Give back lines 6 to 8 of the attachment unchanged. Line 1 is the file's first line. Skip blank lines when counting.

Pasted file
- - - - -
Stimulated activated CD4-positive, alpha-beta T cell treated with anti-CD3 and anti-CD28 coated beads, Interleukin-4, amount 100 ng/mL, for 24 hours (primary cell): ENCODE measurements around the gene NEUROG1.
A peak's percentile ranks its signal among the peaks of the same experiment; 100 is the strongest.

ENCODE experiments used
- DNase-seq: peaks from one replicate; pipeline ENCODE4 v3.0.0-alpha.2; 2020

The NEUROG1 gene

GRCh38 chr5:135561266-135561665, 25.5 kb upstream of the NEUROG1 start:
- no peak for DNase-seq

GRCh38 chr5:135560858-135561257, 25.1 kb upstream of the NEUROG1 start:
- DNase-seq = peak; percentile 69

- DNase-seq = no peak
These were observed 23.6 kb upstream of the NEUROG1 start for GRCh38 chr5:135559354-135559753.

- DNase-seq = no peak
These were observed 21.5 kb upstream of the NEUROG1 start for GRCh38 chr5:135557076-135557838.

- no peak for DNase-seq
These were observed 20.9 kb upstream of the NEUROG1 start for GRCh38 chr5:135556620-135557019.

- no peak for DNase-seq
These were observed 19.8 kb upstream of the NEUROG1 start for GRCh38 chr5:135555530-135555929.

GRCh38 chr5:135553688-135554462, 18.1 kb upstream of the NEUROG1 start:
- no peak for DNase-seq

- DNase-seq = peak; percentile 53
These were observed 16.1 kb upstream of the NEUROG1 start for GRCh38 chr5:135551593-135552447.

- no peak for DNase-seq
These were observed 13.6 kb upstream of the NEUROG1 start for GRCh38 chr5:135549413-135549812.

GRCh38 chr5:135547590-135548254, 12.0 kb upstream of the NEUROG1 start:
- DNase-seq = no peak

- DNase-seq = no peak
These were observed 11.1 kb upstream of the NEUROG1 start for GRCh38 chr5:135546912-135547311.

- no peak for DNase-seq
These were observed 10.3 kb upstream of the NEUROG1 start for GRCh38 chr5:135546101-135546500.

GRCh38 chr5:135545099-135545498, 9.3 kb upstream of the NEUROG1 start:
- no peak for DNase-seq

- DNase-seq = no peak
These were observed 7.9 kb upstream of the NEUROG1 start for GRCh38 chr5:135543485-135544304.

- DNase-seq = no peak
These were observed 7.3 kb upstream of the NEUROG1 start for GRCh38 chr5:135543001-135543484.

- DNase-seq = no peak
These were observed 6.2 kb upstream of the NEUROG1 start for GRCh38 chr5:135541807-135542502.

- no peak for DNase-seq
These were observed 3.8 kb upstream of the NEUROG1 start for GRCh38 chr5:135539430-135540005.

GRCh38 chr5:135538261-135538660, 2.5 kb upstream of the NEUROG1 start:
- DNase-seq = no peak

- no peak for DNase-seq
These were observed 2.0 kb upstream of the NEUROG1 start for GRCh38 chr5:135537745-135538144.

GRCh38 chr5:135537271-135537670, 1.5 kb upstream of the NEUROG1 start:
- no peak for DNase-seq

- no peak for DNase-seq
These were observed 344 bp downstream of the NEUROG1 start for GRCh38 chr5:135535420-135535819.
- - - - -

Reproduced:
GRCh38 chr5:135561266-135561665, 25.5 kb upstream of the NEUROG1 start:
- no peak for DNase-seq

GRCh38 chr5:135560858-135561257, 25.1 kb upstream of the NEUROG1 start: